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'Diverse, unstable, and complex': a Q&A on teams in the modern workplace

Date:16 August 2019
"Today’s teams are markedly more diverse, unstable, and complex than ever before." Photo by Kaleidico on Unsplash
"Today’s teams are markedly more diverse, unstable, and complex than ever before." Photo by Kaleidico on Unsplash

A paper on team membership dynamics in the workplace by a group of researchers from the Faculty of Economics and Business was recently named "one of the three best papers published in the Journal of Organizational Behavior last year". The paper explored how in the modern workplace, employees often work in multiple teams at the same time, and how this relates to job performance. Here is a Q&A with author Joost van de Brake, who wrote the paper along with Frank Walter, Floor Rink, Peter Essens, and Gerben van der Vegt.

What are the most important findings of your paper?

This study investigated whether a within‐person change in multiple team membership (MTM) may precede and may be predicted by changes in an employee's overall job performance. We examined this reciprocal relationship using longitudinal archival data from a large knowledge‐intensive organization, comprising 1,875 employees and spanning 5 consecutive years. A latent change score model demonstrated that an increase in an employee's MTM was associated with a subsequent decrease in his or her overall job performance evaluations. By contrast, an increase in job performance was associated with a subsequent increase in an employee's MTM. Moreover, our results indicated that although an increase in an individual employee's MTM initially decreases his or her job performance, in the long run, this increase in MTM was associated with higher job performance. Together, these results suggest a dynamic association between an individual employee's MTM and his or her overall job performance, such that these variables are mutually connected in a highly complex manner over time.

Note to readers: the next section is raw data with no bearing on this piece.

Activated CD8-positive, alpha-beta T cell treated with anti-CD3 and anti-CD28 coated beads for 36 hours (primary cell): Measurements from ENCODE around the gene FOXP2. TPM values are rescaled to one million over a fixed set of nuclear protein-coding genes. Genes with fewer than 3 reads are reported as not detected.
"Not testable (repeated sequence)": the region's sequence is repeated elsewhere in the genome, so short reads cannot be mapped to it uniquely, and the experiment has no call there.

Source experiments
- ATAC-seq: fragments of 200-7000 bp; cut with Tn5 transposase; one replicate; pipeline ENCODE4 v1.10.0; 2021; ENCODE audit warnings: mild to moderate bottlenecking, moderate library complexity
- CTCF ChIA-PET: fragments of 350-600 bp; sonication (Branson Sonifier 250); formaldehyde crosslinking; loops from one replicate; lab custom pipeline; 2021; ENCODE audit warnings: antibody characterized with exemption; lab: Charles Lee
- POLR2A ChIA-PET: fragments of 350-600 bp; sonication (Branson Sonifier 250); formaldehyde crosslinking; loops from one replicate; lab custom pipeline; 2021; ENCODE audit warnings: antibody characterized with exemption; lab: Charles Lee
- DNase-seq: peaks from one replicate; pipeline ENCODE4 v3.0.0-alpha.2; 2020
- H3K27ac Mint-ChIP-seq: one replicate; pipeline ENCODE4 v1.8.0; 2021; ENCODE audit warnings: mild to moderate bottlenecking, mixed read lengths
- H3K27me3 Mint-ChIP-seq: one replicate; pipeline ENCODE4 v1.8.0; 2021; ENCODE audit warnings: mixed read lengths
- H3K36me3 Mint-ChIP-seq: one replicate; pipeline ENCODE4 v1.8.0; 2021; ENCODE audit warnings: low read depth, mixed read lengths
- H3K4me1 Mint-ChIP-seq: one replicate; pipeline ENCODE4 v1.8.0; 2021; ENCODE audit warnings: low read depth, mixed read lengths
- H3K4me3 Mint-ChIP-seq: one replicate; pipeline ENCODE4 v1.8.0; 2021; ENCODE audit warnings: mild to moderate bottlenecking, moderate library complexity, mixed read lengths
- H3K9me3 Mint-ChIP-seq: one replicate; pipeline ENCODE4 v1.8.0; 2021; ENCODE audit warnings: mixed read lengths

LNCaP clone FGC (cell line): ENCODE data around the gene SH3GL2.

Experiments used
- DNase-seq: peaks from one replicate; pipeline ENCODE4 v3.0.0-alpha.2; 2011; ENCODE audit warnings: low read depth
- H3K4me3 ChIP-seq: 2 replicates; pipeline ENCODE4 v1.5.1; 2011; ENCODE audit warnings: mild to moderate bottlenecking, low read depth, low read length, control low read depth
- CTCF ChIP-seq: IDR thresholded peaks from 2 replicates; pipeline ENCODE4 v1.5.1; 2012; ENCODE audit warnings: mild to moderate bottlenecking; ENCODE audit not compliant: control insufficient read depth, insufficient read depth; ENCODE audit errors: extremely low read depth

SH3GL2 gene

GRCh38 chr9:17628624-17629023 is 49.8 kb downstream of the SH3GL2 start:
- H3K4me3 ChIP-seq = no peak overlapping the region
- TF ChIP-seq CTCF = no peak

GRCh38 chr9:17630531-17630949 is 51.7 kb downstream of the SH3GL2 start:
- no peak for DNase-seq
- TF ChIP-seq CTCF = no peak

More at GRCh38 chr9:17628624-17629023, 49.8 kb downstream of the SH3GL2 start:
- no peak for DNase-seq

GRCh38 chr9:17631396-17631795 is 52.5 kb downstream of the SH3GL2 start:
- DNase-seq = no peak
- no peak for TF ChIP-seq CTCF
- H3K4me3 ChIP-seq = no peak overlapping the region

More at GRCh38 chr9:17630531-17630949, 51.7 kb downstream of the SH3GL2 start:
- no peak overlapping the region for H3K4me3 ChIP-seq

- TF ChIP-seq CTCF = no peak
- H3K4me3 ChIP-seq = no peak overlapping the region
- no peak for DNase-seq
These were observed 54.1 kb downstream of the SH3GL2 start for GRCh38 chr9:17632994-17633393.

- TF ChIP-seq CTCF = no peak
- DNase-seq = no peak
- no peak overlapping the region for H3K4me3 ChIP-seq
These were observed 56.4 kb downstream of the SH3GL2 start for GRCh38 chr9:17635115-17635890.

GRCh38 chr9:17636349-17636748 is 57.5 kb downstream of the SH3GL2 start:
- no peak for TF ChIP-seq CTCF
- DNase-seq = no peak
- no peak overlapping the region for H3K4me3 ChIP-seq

Why is this an important area of study?

Today’s teams are markedly more diverse, unstable, and complex than ever before. A central assumption of most team studies to date has been that, at any given point in time, individual employees work in a single team. In contemporary jobs, by contrast, employees often work in multiple teams at the same time. Prior research has largely ignored the causes and consequences of individuals’ MTM, and it remains unclear whether MTM is a useful and efficient work practice. Multi-teamers can only spend a limited amount of time within each of their teams, for example, and they frequently need to move from one team to another to streamline competing demands on their time. MTM may thus significantly complicate an employee’s work schedule and task requirements. On a more positive note, MTM may also allow individual employees to develop and express themselves in unique and meaningful ways. Consequently, there is a real need for insights into the benefits and detriments of MTM, thus helping organizations and individual employees to manage the challenges and opportunities of contemporary teamwork.